Jacqueline Drayer



Bachelor of Arts 2015, Master of Arts 2018, American Studies/Historic Preservation 



After college, Jacqueline Drayer (BA, ‘15; MA, ‘18, American Studies/Historic Preservation) lived and worked in Belgium as a Fulbright Research Fellow. She traveled across the country documenting art spaces that had once been casinos, artists' homes, and warehouses; writing a book based on her research; and frequently mispronouncing Dutch words. She then returned to DC to work at the DC Preservation League. There, she led a robust historic landmarks program, worked with communities to protect places important to them, and managed a grants program. Subsequently she worked at the National Alliance of Preservation Commissions, where she coordinated a project with the National Park Service that provides cultural resource survey applications and disaster resiliency training to local communities. Recently she became a Senior Architectural Historian at EBI Consulting, where she provides technical direction and quality control on Section 106 and National Environmental Policy Act reports for projects across the country.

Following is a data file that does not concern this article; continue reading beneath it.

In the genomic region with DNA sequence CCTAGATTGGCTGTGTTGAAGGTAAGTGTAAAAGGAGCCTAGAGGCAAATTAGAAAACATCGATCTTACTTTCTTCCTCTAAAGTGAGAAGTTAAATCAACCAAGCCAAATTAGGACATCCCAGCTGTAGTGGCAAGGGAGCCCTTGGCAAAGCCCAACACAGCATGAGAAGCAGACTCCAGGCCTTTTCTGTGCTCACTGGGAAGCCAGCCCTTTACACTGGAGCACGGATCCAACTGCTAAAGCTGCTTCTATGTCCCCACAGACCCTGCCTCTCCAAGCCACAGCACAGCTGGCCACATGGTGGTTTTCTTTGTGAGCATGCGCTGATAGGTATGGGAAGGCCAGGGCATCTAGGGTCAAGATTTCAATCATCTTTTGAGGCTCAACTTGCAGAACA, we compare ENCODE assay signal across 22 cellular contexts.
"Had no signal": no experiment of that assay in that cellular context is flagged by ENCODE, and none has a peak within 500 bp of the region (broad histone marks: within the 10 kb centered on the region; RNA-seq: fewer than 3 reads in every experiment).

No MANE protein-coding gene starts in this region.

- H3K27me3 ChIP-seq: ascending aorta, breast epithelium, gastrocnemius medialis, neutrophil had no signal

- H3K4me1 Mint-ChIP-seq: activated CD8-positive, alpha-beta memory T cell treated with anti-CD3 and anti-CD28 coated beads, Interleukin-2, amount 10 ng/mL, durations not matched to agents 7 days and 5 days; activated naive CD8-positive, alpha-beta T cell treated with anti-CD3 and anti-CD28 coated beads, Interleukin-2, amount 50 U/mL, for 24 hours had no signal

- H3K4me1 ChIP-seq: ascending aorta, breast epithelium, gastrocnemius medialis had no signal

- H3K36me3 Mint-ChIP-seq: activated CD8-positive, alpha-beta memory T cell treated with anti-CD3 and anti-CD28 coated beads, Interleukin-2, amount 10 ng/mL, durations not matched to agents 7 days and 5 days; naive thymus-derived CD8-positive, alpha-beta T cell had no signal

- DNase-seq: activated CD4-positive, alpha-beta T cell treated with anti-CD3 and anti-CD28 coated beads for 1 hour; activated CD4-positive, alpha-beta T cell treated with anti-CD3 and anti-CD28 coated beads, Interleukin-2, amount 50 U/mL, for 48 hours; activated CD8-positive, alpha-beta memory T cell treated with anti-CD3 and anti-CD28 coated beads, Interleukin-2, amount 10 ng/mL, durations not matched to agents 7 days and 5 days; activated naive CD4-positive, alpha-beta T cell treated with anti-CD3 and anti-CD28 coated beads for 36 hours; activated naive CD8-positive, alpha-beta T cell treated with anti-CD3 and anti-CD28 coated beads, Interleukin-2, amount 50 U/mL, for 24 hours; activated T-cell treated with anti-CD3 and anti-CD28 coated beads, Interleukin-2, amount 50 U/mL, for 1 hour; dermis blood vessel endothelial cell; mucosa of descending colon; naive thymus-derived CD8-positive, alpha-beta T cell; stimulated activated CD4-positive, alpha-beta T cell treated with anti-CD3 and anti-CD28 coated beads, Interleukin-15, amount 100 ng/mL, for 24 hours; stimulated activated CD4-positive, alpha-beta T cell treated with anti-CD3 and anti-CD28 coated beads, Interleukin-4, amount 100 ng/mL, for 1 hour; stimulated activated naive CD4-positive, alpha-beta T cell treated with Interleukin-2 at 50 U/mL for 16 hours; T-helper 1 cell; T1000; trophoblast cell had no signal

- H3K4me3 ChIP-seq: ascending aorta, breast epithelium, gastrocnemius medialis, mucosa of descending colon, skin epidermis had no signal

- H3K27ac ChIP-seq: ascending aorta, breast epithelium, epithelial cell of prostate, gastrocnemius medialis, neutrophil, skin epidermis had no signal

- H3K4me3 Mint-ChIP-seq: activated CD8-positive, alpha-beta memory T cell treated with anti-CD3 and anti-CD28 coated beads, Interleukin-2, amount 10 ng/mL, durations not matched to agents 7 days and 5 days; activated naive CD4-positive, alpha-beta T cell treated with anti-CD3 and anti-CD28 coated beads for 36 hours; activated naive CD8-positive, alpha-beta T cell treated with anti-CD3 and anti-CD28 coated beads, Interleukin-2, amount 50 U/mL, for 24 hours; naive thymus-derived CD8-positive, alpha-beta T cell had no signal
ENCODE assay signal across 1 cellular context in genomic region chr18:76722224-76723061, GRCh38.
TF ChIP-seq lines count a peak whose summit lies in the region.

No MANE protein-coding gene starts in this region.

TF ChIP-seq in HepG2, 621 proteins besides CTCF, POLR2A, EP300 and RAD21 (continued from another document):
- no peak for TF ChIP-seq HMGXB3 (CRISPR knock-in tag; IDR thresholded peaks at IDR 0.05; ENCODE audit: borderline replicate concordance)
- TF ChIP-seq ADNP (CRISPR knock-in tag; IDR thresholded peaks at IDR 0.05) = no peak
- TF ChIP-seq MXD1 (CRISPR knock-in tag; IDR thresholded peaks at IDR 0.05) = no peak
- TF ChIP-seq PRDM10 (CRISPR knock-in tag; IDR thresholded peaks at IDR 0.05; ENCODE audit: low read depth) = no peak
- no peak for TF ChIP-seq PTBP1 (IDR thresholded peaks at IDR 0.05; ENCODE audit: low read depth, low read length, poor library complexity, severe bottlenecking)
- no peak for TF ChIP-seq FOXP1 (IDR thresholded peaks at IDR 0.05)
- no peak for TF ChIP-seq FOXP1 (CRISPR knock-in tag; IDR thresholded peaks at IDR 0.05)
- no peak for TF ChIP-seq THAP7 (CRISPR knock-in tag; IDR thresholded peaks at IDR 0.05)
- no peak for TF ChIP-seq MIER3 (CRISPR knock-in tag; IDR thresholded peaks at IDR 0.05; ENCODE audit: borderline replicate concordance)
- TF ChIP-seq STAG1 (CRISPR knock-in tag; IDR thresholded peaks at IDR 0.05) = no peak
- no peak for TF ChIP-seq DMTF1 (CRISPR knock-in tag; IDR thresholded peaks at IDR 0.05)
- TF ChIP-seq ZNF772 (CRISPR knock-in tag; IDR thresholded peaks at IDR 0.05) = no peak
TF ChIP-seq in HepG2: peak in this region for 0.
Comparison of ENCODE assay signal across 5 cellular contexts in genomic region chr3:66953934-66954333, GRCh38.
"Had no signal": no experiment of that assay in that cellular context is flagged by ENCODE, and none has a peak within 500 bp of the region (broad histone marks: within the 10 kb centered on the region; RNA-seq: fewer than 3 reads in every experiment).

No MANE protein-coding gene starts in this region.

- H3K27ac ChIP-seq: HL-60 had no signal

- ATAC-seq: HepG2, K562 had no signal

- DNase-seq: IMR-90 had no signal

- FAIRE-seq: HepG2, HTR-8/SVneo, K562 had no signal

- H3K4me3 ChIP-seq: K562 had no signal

What excites you about the work you do? Historic preservation allows me to bring philosophical thinking about history, historiography, and representation into the built environment and public policy discussions. The architecture we protect and interpret impacts and is impacted by our notions of equity, community investment, sustainability, and how we approach our country's many histories.

How did GWU and the UHP prepare you for your professional journey? In what ways has your career evolved since you graduated from GWU? It was at GW that I discovered the field of historic preservation while searching for a college major. The research experiences I had there set me up for my first professional experience as a Fulbright Grantee. 

Advice for current UHP students: Be open to change, whether in your opinions or your circumstances.

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